the shape of leadership

Intention Versus Action in Evangelism

Three ways to turn intention into action

Ed Stetzer on October 10, 2017

There is an undeniable resurgence of a missionary mentality in many churches. But thinking is not the same as doing — and some recent statistics from the Billy Graham Center for Evangelism, the Assemblies of God, and 10 other partner denominations show disparities between prayer and personal evangelism with pastors in small churches.

The first statistic is the act of prayer for nonbelievers. Nearly all (96 percent) of the most evangelistic pastors of small churches pray for unbelievers by name, where 90 percent of the least evangelistic pastors make that a weekly practice. The statistics are high, even for the least evangelistic pastors.

The second statistic is the action of evangelism toward nonbelievers. Both the pastors of the least evangelistic churches (87 percent) and the pastors of the most evangelistic churches (65 percent) pray more than they share, but the gap is far more evident among the least evangelistic.

Don’t miss the difference between how many of the least evangelistic pastors pray for the lost (90 percent) and how many share their faith with the lost (65 percent). The intention is there, but the action isn’t matching up. In other words, just about everyone is praying, but not everyone is sharing.

The Frightful Condition of Prayer Without Action

“He told them, ‘The harvest is plentiful, but the laborers are few. Ask the Lord of the harvest, therefore, to send out workers into his harvest field’” (Luke 10:2).

It’s undeniable that Jesus loved to pray. He models the importance of prayer throughout His life. He sees the plentiful harvest waiting for laborers in Luke 10 and first urges the disciples to pray.

But prayer without action is as effective as filling up a car’s gas tank only to park it in the garage and never drive it. There are sincere pastors who love Jesus and pray earnestly for the harvest and yet utterly fail at leading their congregations to loving and reaching their neighbors for Jesus. I’ve seen it up close and from afar, and if you’ve been in any denomination for long, you know this is the norm rather than the exception. Why?

Part of the answer is fear. Since the Garden of Eden, Satan has used fear as a motivator for evil action or evil inaction. He tempted Eve with the fear of missing out when he said: “For God knows that when you eat from it your eyes will be opened, and you will be like God, knowing good and evil” (Genesis 3:5). Perhaps fear silenced Adam as his wife faced the greatest battle of her life. Today, fear is still at work, paralyzing the church into inaction.

Fear makes it easier to pray in a closed church prayer meeting with friends than to knock on a neighbor’s door and invite them over for coffee.

Prayer without action is as effective as filling up a car’s gas tank only to park it in the garage and never drive it.

Fear convinces pastors to believe the lie that more activity in the church is better than reaching out to serve those outside the church on a consistent basis.

Fear says, “Evangelism is for the super pastor,” and, “I just don’t have the time.”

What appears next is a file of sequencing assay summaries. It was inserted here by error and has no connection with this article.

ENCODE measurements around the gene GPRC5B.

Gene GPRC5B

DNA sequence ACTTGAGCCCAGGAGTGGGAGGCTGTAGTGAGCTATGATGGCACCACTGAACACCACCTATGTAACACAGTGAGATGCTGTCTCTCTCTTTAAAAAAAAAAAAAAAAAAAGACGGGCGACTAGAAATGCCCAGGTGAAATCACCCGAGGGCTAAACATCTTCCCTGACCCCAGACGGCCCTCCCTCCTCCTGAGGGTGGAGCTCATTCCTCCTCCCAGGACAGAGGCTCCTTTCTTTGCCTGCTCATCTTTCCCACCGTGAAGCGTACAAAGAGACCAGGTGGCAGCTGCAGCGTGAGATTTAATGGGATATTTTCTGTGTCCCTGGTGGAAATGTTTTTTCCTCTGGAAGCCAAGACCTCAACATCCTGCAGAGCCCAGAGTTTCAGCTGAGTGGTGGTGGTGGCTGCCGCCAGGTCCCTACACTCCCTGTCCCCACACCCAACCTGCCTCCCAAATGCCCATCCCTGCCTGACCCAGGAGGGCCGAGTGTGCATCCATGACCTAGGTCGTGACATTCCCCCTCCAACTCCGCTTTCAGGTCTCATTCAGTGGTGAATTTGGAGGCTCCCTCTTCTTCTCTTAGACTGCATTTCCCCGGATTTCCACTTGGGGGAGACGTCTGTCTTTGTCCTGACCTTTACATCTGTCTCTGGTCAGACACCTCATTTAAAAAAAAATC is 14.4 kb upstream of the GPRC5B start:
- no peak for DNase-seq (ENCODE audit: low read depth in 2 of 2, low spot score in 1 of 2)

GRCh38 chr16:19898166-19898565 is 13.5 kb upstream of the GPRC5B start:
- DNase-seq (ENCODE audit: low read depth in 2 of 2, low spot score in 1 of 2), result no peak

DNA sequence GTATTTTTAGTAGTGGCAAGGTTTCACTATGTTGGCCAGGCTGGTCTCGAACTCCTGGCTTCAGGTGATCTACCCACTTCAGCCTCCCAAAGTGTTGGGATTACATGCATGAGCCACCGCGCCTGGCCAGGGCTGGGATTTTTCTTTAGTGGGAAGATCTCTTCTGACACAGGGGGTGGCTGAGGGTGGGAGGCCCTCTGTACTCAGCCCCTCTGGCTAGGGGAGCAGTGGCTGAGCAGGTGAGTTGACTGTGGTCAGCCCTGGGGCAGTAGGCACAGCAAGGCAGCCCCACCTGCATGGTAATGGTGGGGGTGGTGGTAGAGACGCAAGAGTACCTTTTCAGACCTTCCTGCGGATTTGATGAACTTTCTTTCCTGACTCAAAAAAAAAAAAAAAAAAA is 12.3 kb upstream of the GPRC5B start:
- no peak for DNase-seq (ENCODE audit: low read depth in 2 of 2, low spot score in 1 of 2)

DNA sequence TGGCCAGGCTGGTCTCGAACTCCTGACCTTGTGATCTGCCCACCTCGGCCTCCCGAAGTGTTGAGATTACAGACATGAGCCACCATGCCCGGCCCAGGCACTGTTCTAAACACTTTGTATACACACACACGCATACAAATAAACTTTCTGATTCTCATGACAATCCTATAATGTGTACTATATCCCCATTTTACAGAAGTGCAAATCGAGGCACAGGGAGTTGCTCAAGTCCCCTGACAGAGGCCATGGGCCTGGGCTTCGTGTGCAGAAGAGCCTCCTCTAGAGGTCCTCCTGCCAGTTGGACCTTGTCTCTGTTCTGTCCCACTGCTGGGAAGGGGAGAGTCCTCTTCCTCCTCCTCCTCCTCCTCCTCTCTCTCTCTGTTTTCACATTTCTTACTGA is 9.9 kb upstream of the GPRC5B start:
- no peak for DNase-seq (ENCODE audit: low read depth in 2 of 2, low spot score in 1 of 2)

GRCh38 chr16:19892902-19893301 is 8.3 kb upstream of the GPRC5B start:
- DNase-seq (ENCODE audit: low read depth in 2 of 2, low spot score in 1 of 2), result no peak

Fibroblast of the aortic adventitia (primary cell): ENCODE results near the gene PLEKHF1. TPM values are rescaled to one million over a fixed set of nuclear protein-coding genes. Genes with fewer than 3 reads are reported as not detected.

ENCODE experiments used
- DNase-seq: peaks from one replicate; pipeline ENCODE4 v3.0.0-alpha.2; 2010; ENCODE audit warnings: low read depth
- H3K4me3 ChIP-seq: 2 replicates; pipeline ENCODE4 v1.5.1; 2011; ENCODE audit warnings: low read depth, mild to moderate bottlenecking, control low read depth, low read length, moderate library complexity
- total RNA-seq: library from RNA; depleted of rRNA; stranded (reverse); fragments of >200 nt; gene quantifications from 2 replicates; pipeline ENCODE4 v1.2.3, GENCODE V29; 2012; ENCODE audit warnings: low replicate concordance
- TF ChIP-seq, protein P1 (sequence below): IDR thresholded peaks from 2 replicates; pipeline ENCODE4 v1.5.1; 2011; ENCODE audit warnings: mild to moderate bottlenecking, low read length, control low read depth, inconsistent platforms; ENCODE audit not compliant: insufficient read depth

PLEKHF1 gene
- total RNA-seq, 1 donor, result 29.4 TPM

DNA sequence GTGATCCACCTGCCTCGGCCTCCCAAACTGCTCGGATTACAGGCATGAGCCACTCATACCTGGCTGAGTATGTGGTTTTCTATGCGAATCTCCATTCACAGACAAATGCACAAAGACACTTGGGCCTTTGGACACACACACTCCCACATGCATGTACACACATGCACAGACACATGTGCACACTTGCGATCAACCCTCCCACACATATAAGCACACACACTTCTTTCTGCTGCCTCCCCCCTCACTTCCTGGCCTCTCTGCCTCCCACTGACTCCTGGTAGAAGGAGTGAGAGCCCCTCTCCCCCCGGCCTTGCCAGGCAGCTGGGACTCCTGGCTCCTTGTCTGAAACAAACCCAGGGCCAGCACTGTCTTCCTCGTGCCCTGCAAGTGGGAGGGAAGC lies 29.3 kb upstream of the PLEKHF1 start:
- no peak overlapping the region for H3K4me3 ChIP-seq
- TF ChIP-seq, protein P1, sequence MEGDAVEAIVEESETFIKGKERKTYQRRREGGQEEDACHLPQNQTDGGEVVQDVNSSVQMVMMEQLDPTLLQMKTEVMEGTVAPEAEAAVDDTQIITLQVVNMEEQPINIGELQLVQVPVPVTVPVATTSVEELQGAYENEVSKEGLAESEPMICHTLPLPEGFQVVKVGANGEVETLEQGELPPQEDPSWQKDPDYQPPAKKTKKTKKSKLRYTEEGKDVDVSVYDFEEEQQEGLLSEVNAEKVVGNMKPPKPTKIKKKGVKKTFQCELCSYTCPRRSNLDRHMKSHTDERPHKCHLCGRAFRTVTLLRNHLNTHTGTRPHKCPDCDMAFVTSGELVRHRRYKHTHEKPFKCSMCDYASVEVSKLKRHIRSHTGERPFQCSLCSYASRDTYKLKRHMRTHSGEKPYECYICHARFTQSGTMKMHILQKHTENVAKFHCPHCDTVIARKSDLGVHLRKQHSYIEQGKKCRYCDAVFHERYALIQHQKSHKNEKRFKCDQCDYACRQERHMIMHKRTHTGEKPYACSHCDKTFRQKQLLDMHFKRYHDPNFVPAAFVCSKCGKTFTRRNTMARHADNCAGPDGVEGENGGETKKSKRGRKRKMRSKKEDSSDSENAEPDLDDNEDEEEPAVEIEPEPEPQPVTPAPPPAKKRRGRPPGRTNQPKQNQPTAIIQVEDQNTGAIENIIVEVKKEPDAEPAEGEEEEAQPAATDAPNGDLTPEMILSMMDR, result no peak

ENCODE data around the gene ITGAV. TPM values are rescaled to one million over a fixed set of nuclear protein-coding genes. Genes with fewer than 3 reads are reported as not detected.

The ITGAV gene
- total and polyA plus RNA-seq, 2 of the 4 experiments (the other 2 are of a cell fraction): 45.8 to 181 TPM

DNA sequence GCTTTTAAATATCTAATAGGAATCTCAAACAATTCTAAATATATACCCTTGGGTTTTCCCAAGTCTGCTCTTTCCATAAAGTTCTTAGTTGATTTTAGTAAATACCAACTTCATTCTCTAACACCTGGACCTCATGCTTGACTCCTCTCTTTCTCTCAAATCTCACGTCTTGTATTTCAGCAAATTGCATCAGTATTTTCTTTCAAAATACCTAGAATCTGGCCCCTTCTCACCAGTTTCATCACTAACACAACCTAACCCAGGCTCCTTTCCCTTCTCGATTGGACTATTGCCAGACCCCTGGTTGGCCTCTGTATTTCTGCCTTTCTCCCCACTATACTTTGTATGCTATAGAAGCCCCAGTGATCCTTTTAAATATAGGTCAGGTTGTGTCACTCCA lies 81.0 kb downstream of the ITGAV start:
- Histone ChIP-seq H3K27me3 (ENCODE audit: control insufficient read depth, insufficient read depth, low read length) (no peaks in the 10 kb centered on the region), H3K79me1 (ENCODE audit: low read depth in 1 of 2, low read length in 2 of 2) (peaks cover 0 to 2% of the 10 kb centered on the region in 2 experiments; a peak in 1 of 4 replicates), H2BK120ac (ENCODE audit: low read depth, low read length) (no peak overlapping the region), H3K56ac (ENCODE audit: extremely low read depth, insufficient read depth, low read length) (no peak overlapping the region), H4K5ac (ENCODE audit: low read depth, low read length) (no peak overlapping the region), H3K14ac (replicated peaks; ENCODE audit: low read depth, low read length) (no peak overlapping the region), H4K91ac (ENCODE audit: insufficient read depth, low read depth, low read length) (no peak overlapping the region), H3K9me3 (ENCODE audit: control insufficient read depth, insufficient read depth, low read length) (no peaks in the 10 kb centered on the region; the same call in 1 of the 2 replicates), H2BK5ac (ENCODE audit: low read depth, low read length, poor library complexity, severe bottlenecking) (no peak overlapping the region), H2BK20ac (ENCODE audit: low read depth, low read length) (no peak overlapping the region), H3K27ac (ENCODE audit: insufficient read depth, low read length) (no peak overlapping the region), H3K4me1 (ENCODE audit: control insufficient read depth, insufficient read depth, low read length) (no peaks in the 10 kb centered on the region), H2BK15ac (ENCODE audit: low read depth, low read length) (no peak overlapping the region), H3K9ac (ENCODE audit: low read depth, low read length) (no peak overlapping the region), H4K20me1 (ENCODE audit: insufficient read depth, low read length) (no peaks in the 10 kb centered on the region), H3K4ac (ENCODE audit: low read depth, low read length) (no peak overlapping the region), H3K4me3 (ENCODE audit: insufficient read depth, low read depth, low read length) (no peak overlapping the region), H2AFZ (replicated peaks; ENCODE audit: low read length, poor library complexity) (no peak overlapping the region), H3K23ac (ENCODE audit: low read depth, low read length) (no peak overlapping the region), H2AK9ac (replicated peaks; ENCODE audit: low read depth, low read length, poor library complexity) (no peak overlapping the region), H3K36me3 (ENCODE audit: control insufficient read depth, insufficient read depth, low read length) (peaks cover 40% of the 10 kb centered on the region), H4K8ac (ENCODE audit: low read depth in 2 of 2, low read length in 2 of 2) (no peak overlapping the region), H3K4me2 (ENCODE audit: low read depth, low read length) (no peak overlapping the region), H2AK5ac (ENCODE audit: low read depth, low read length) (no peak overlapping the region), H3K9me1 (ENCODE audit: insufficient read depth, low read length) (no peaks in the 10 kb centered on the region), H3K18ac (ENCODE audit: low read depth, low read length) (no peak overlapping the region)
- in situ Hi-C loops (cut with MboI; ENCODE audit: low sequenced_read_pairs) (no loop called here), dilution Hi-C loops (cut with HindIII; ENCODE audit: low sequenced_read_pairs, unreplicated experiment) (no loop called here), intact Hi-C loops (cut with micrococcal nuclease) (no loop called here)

This fear drives pastors to walk the road of best intentions, and we all have heard about where that leads. C.S. Lewis describes it this way in The Screwtape Letters: “Indeed the safest road to Hell is the gradual one — the gentle slope, soft underfoot, without sudden turnings, without milestones, without signposts.”

This is the state of a church pastor who prays with fervent intention yet doesn’t act. It’s a quiet, declining road as a leader surrenders his or her neighborhood and community over to hell and all its power.

The Difference Action Makes

“Go! I am sending you out like lambs among wolves” (Luke 10:3).

A powerful correlation exists between Jesus’ prayers and His actions. After He prays, things happen. Jesus commands the 72 to go, sending them on a journey where they knock on doors, heal the sick, and proclaim the kingdom of God.

We must do the same. Intention must lead to action, and it starts with us.

Here are three ways to turn your intention to action in your daily life:

  1. Consistently host a community event at your house.
  2. Spend time intentionally going and meeting people where they live, work, study or play.
  3. Weave the truth of the gospel through as many conversations as you can, seeing yourself as a translator of Jesus into the lives of others.

Jesus backs up His prayers with action. It took planning, training, modeling and preparation, and then it culminated in decisive action. This is the result His disciples reported just a few verses later: “The seventy-two returned with joy and said, ‘Lord, even the demons submit to us in your name’” (Luke 10:17).

Pastor, the only way your church will overcome the gates of hell in your community is if you act on your evangelistic intentions. This is the difference between death and life, between effectiveness and apathy, between advancing the gospel and letting Satan seduce the people God has called you to reach.

You must lead the charge! You must model the change!

As you speak the gospel to the world outside your door, your church will follow. Don’t stop praying. Just make sure you also start going.

This article originally appeared in the October/November/December 2017 edition of Influence magazine.

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